Take today’s reading about Jacob’s all-night struggle with whoever that was. Having heard it, even though it may be a familiar story, are any of you left with the illusion that the meaning and moral of this story is simple and clear? That’s what a lot of people would like to expect from the Bible, and from the preacher: a simple, clear message to help us keep on keepin’ on. The only clear message I imagine any of us got so far is, “Don’t eat that thigh muscle that is on top of the hip socket.” If you are satisfied with that carving tip, you may stop listening to the rest of the sermon.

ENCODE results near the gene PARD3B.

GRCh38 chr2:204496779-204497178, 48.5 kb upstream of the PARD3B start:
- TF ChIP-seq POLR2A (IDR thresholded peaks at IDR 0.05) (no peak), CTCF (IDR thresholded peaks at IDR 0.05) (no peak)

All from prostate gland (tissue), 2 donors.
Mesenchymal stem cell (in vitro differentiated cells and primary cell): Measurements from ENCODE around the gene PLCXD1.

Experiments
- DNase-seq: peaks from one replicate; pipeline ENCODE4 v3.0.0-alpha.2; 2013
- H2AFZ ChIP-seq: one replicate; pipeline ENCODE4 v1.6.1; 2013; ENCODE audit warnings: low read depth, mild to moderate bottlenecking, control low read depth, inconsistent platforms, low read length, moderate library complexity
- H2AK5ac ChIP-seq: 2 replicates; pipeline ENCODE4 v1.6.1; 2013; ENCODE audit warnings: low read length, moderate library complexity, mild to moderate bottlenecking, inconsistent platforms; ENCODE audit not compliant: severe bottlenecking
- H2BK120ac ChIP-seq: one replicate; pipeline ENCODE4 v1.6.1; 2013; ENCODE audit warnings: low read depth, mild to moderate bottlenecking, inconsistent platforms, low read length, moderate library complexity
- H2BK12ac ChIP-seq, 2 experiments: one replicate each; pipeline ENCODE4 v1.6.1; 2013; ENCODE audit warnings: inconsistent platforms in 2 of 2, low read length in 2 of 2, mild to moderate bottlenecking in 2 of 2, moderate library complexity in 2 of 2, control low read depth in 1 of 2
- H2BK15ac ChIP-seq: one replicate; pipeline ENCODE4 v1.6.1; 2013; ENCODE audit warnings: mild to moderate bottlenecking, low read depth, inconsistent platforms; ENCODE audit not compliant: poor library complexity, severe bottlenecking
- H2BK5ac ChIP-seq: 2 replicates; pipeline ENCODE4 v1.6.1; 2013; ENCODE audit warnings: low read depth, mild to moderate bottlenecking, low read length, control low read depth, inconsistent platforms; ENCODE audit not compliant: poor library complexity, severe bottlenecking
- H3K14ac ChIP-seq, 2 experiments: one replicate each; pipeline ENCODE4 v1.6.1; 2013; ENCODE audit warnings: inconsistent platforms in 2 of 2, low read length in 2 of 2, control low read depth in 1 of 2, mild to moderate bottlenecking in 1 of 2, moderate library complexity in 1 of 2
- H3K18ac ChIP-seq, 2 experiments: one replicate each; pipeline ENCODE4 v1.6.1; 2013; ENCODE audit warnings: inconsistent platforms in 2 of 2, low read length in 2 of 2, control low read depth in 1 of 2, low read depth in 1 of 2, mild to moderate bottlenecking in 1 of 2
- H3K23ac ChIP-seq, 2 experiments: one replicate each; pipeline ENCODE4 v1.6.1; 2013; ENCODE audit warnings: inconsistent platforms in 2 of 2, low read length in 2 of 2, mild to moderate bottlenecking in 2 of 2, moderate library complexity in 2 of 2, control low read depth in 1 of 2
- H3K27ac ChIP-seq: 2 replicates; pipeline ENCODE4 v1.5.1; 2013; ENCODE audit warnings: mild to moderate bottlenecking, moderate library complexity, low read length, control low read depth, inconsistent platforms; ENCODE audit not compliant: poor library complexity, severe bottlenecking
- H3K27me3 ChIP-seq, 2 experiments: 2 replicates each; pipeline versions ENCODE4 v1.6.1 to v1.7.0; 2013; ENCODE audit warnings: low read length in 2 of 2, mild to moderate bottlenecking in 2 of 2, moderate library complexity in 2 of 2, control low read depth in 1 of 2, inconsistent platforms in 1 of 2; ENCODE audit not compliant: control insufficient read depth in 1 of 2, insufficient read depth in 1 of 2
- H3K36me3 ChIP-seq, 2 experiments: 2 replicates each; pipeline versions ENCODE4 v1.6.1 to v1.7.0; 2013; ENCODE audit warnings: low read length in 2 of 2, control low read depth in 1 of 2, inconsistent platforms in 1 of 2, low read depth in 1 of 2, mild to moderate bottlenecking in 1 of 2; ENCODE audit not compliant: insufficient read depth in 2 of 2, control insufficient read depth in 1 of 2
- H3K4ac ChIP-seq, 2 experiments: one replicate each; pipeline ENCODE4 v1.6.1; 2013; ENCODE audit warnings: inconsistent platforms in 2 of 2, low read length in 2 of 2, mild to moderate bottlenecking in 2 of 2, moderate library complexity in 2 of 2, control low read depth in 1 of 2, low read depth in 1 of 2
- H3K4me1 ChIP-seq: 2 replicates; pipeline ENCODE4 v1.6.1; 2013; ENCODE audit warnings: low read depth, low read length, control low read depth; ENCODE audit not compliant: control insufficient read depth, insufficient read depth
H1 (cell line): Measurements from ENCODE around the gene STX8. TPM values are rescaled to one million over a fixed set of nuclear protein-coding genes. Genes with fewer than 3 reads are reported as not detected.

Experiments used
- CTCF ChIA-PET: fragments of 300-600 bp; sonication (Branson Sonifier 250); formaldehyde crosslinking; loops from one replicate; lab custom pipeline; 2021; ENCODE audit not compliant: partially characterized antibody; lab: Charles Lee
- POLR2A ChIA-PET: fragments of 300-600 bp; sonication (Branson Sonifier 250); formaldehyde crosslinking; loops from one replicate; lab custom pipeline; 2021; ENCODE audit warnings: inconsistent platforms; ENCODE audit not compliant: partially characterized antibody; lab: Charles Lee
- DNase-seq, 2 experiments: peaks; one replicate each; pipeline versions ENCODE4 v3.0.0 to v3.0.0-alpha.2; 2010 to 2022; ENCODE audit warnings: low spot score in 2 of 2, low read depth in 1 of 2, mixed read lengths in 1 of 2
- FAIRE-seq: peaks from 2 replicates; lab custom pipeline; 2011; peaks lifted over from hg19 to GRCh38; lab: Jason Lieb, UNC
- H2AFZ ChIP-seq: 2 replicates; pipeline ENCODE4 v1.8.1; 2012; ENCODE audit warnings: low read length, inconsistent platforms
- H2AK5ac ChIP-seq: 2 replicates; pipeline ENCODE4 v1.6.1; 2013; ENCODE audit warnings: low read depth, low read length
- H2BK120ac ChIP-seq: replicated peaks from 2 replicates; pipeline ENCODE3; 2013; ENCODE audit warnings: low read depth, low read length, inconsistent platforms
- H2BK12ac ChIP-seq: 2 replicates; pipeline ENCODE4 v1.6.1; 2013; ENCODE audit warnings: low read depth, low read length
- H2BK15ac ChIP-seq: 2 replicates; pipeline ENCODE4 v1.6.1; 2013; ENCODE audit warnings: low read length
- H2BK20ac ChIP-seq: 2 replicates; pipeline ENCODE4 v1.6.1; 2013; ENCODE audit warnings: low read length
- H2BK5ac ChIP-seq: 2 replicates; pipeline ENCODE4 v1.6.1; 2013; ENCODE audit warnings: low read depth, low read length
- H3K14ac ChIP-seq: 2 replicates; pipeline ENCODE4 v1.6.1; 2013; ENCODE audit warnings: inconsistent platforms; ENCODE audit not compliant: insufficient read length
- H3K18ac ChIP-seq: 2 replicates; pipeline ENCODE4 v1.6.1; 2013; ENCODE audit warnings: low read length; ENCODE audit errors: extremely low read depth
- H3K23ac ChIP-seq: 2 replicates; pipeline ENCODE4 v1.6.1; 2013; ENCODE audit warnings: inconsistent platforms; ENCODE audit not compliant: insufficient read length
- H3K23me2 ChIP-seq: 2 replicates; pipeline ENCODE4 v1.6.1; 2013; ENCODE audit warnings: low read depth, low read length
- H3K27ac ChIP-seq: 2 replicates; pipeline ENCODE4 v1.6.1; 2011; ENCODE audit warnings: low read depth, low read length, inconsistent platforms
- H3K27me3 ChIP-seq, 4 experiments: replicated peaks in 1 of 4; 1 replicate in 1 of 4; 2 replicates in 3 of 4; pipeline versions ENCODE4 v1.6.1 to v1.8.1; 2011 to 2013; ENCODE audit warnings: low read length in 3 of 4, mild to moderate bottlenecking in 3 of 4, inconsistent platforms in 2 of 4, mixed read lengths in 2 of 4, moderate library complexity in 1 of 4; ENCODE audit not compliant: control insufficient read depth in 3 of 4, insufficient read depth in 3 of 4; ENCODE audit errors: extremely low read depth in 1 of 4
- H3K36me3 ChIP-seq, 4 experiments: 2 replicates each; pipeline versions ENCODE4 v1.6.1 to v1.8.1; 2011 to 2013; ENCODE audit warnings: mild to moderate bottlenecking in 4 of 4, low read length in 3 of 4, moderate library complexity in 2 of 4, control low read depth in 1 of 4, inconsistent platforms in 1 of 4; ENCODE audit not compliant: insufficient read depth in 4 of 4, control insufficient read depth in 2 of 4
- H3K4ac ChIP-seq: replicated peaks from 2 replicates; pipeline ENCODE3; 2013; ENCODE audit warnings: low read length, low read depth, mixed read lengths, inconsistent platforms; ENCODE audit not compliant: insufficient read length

The story is utterly perplexing to us, especially in English and with no context. I could unleash a mountain of scholarship on you and explain the three or more puns involved in the story. If you love puns, then Genesis is your book. This story alone draws on a pun between Jabbok and the word “to wrestle” and well as “Jacob;” a second pun between the name “Israel,” introduced here, and the word from “striving;” and a third pun between Peniel (or was it Penuel?) and the phrase, “face of God.” Of course, those puns only work in Hebrew, and they just aren’t as fun when you translate them.